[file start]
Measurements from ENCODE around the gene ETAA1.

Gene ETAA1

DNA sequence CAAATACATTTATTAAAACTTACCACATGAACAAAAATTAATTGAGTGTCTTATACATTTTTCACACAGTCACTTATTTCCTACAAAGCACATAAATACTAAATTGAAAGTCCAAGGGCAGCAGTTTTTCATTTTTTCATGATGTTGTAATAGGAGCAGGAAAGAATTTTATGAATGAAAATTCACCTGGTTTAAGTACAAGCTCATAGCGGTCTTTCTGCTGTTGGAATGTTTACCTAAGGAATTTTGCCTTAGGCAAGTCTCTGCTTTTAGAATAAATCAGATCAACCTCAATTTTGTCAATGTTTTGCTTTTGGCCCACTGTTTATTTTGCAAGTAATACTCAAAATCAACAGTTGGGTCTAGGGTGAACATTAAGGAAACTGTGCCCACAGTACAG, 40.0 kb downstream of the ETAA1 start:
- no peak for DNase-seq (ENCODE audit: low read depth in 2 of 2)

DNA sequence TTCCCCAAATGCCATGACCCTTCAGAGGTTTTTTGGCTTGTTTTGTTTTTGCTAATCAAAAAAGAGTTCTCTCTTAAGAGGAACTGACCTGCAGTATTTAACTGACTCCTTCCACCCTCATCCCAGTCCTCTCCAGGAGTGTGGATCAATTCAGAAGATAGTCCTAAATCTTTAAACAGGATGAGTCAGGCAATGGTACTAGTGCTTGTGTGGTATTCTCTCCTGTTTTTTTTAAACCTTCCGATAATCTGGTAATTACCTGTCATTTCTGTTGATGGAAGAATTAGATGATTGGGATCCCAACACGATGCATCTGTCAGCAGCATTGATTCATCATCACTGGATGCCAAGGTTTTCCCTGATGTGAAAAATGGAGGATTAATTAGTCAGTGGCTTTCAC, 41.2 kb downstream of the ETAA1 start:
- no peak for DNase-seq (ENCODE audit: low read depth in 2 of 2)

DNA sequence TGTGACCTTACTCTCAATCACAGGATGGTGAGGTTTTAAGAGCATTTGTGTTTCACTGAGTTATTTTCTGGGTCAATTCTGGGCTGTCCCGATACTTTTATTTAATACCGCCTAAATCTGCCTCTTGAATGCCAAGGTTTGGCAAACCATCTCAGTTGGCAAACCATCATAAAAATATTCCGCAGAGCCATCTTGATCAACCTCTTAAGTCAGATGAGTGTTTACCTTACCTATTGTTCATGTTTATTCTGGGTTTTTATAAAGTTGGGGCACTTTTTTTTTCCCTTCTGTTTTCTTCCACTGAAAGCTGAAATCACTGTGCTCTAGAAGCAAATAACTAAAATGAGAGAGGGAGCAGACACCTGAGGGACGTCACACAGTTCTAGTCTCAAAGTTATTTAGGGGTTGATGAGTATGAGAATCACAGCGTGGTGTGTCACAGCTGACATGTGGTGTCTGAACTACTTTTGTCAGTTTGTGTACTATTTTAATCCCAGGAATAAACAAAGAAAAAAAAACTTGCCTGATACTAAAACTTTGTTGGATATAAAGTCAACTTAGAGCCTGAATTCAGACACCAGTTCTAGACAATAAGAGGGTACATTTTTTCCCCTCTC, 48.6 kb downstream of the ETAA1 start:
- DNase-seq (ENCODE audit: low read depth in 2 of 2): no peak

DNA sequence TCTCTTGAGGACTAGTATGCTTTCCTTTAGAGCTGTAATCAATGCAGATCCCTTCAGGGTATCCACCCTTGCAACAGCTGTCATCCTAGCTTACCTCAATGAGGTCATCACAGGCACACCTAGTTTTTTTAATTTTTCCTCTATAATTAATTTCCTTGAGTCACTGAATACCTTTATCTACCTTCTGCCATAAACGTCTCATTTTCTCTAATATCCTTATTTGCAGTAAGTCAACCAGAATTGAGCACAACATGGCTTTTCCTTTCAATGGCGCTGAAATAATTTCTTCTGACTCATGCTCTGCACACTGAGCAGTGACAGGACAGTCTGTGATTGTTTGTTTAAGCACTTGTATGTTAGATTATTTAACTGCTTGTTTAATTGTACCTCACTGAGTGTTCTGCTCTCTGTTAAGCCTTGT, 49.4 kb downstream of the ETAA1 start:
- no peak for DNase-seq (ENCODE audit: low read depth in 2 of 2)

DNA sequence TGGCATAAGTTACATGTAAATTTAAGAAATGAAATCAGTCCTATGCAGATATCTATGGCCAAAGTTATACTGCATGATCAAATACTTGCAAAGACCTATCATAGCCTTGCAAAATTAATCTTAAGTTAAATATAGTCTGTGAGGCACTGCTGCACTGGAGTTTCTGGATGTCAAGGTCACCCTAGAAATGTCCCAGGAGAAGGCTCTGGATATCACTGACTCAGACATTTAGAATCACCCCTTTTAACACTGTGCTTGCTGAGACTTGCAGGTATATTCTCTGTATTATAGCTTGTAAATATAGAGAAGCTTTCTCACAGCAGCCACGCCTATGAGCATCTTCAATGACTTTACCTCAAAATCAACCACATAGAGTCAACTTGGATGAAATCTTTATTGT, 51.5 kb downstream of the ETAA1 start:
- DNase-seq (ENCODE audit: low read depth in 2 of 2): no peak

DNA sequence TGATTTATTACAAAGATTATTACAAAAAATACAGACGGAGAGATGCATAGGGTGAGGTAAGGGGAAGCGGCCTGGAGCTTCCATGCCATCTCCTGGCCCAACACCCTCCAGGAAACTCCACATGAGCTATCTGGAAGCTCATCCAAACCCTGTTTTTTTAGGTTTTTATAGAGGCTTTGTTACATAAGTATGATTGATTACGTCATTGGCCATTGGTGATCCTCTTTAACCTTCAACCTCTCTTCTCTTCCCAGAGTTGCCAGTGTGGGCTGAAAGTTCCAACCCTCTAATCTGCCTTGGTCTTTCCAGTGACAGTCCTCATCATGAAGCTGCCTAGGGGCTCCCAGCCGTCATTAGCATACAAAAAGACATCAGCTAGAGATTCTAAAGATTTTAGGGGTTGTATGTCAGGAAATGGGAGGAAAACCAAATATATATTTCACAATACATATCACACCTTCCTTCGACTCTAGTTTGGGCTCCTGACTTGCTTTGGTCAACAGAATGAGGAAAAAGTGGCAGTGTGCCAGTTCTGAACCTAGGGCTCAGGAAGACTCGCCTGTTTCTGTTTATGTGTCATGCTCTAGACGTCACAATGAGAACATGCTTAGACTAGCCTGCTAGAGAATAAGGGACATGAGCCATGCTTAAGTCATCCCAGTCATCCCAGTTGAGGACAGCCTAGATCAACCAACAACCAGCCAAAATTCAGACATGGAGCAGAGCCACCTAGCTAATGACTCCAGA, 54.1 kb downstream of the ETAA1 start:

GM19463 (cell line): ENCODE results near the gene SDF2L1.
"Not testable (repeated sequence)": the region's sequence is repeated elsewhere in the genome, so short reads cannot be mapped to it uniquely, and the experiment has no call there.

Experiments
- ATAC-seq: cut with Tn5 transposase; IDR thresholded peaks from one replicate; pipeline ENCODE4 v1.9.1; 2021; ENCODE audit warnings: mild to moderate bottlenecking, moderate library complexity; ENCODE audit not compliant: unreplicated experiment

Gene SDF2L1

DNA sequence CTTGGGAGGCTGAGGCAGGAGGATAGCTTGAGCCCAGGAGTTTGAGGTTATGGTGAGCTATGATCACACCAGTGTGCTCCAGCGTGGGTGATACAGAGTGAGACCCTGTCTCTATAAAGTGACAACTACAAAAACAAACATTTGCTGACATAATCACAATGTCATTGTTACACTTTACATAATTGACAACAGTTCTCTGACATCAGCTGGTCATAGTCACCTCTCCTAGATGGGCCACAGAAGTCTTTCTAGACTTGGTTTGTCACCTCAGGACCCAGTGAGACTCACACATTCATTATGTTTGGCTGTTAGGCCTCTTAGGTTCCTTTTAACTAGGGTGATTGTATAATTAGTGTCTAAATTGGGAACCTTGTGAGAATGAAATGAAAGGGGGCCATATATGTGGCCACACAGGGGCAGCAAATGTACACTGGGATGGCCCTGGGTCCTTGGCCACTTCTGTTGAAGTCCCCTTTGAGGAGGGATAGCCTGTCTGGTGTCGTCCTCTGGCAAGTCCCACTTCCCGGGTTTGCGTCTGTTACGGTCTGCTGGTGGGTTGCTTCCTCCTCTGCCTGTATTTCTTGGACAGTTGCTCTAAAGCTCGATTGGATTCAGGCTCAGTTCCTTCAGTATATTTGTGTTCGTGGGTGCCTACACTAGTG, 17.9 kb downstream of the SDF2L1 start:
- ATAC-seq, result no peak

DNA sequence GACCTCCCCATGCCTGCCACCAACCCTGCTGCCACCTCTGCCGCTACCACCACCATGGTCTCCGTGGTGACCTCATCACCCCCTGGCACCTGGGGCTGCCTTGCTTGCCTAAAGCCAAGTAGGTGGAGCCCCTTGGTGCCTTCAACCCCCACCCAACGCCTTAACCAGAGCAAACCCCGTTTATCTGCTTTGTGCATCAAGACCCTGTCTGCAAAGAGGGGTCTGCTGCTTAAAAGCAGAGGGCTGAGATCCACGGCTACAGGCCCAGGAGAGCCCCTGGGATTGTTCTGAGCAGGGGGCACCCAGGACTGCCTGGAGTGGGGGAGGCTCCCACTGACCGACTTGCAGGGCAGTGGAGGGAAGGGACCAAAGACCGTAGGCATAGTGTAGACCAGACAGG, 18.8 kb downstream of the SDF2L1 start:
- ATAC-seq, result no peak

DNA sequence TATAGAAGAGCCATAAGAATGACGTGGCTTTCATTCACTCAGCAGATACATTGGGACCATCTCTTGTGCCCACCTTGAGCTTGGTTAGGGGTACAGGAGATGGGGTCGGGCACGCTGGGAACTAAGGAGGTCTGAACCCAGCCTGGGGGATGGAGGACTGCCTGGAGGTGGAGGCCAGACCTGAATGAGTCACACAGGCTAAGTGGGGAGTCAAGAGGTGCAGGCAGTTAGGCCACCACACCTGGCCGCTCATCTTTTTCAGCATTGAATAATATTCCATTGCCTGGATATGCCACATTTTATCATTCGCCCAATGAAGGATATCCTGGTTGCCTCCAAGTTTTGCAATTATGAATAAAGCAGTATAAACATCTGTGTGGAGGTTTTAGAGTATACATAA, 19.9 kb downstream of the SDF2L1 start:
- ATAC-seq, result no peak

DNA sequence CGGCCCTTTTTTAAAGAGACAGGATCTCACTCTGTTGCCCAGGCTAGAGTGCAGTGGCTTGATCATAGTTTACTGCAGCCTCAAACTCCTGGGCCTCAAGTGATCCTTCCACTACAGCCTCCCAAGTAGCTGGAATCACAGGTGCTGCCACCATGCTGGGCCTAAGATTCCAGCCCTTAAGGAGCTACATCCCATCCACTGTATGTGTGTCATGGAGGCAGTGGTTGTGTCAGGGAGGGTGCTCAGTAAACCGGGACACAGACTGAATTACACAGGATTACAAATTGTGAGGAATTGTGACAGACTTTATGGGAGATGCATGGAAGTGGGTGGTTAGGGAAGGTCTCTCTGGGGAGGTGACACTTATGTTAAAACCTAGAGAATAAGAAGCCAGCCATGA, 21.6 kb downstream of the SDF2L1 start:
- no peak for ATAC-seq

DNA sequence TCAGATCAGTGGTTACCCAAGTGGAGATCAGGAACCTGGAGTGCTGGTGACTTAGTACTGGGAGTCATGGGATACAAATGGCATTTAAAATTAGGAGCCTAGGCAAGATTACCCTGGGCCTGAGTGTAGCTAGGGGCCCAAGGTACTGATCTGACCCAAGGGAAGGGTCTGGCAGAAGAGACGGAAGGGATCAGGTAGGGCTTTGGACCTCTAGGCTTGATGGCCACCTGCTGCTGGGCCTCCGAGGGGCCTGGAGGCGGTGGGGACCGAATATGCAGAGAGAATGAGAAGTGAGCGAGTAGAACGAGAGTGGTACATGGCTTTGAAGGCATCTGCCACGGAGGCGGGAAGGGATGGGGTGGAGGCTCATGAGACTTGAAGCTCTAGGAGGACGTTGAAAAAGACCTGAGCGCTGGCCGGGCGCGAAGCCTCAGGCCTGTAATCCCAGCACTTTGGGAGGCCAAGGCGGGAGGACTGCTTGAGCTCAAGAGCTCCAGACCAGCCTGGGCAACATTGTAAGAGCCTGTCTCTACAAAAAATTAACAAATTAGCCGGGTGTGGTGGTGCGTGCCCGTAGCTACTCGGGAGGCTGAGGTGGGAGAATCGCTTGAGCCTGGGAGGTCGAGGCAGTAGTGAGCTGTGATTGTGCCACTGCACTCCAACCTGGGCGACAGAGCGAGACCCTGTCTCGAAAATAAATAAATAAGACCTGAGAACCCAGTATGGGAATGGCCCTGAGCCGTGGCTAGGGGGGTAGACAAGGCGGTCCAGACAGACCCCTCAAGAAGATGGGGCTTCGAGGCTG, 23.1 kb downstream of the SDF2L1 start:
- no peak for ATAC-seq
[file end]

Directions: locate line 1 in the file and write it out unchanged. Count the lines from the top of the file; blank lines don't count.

Measurements from ENCODE around the gene ETAA1.